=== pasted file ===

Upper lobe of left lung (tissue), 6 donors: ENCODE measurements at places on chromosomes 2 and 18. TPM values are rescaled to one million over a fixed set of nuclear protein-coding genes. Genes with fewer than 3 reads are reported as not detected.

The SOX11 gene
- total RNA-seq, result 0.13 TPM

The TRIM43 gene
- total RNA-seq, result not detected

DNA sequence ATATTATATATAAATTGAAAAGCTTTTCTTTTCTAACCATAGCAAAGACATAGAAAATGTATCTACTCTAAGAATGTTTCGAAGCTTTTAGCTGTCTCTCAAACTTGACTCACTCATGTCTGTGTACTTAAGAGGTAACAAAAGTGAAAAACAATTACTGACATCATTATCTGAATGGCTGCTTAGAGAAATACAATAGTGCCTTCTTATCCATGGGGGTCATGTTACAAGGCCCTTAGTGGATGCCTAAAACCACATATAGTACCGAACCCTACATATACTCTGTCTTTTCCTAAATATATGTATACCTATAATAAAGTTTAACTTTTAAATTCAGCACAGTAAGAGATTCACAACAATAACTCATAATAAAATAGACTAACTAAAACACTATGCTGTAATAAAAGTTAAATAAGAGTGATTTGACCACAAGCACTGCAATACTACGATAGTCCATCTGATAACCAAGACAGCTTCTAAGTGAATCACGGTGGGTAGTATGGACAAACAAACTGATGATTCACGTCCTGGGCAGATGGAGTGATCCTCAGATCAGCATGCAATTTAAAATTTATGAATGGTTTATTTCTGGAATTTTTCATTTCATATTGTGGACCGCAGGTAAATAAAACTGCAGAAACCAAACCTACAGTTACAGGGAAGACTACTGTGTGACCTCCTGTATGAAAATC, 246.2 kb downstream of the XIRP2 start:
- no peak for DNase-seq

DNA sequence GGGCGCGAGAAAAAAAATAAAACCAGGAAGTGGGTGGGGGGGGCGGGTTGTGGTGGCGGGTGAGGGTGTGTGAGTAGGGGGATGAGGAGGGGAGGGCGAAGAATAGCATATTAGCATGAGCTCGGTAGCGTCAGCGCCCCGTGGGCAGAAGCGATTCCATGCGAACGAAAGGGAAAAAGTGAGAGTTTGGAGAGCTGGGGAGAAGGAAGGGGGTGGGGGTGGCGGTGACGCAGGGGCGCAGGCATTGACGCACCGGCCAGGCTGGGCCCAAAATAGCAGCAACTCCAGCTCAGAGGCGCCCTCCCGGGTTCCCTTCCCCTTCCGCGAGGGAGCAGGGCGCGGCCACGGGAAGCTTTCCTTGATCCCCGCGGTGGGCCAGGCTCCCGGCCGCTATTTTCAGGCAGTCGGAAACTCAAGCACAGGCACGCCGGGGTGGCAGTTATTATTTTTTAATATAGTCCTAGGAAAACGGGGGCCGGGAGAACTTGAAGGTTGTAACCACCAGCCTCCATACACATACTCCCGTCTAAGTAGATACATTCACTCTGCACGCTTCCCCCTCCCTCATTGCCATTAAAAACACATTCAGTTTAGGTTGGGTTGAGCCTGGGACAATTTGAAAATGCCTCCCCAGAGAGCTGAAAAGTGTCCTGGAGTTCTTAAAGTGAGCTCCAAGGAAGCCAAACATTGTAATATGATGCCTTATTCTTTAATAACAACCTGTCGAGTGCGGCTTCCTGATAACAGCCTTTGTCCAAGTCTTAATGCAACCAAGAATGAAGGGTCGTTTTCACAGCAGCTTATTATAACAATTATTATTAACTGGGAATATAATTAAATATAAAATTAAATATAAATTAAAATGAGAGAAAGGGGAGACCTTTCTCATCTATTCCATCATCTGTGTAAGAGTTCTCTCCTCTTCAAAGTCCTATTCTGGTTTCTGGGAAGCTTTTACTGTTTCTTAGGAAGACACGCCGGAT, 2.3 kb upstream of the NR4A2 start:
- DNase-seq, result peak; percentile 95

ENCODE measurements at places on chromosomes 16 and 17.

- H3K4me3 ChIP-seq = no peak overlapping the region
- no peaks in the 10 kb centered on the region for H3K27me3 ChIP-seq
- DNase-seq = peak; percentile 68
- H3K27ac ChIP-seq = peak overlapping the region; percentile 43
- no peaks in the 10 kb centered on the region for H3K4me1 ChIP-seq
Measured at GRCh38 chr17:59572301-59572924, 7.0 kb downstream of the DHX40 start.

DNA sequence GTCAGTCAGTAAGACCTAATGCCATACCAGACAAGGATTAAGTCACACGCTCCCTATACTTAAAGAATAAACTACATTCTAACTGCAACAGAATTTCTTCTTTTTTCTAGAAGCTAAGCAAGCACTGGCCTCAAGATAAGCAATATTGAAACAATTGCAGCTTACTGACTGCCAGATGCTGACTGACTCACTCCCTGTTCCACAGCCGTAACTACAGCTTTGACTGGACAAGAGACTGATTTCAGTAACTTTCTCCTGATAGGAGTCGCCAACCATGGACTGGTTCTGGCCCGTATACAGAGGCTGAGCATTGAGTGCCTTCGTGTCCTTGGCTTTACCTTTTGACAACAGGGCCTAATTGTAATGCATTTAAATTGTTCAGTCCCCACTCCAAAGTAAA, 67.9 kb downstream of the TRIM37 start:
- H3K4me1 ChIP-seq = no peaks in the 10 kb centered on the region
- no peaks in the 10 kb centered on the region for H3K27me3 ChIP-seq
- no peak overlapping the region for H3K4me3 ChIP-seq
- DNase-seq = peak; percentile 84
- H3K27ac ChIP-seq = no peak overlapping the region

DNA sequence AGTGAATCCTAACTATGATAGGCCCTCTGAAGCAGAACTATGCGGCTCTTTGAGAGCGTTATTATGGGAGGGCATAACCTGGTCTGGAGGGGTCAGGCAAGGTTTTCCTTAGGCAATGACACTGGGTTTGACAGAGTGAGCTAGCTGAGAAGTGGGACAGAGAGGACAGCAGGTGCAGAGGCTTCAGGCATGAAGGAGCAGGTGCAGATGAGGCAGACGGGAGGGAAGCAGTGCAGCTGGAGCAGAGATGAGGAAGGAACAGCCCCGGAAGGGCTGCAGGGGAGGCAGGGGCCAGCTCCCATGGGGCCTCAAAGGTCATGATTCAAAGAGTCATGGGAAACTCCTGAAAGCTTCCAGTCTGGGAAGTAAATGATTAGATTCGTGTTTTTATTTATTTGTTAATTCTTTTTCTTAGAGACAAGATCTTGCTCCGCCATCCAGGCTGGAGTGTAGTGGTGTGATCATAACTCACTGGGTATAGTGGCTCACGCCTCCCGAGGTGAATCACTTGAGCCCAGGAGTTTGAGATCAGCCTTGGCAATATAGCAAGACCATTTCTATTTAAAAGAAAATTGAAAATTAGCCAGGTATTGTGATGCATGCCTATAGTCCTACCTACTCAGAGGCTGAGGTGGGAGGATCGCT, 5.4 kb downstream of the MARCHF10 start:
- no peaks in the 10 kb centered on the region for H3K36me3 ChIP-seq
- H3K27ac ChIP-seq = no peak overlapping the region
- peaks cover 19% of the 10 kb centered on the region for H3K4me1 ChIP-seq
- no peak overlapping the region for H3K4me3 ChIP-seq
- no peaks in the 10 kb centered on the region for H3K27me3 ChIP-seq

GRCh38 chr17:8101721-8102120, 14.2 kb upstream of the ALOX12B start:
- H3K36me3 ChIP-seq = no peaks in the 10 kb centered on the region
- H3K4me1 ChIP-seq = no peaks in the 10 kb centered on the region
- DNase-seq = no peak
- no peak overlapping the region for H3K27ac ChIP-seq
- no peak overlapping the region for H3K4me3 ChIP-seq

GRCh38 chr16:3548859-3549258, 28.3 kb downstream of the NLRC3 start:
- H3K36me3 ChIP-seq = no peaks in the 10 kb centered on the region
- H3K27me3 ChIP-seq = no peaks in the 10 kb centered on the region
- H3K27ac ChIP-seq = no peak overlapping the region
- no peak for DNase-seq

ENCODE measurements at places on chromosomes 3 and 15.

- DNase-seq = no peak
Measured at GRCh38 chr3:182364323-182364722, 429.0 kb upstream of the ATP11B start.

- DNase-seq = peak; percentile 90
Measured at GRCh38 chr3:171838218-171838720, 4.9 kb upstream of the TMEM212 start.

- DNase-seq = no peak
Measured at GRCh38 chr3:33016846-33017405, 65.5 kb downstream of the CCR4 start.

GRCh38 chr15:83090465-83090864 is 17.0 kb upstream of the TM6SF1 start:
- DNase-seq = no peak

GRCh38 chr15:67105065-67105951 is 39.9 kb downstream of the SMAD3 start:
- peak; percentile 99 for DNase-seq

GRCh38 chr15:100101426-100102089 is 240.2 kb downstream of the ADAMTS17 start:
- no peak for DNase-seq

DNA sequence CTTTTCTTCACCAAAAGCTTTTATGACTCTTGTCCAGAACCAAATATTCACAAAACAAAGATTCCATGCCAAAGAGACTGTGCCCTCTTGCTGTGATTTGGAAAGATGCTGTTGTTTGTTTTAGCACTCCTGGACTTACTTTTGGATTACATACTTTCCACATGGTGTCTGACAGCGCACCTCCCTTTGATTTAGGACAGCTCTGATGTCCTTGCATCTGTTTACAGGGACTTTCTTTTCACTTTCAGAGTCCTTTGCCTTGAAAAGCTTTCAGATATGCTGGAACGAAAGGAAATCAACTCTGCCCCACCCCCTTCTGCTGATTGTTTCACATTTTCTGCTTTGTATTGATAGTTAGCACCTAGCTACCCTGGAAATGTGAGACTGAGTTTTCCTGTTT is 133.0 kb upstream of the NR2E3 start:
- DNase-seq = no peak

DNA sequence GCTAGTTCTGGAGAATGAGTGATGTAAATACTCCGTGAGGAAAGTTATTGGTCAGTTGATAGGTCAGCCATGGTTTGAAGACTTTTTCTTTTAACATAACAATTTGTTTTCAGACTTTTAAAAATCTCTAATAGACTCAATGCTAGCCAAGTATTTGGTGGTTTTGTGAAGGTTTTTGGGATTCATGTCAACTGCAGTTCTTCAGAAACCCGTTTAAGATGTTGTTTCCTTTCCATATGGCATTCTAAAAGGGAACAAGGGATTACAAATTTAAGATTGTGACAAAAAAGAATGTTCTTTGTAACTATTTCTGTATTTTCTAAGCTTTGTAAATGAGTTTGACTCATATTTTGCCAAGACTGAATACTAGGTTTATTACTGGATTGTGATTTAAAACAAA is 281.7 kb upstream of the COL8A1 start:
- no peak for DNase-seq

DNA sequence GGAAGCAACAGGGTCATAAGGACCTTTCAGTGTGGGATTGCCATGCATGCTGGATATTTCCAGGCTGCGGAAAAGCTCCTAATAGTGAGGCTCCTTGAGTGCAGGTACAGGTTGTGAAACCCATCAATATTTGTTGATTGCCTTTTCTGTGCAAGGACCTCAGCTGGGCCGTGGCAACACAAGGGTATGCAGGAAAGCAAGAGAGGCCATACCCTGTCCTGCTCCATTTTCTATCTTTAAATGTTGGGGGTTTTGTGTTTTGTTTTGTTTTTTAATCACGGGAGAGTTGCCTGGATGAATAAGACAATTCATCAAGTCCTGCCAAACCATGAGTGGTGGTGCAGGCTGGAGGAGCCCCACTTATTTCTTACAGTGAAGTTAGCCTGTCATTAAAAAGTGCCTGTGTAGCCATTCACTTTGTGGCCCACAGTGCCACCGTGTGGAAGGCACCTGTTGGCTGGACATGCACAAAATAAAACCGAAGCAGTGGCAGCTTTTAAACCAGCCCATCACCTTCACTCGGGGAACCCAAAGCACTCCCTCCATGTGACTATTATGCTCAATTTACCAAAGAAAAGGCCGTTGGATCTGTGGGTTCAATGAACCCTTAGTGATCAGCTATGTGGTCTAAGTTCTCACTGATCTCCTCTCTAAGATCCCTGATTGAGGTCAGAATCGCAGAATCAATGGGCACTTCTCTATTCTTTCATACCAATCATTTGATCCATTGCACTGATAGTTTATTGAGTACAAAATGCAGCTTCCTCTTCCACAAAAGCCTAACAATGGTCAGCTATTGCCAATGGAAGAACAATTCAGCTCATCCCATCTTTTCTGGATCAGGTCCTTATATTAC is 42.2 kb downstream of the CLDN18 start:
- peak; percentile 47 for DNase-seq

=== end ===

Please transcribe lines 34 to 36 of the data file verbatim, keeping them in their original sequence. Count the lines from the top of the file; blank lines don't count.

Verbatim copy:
- no peak overlapping the region for H3K4me3 ChIP-seq

GRCh38 chr16:3548859-3549258, 28.3 kb downstream of the NLRC3 start:
- H3K36me3 ChIP-seq = no peaks in the 10 kb centered on the region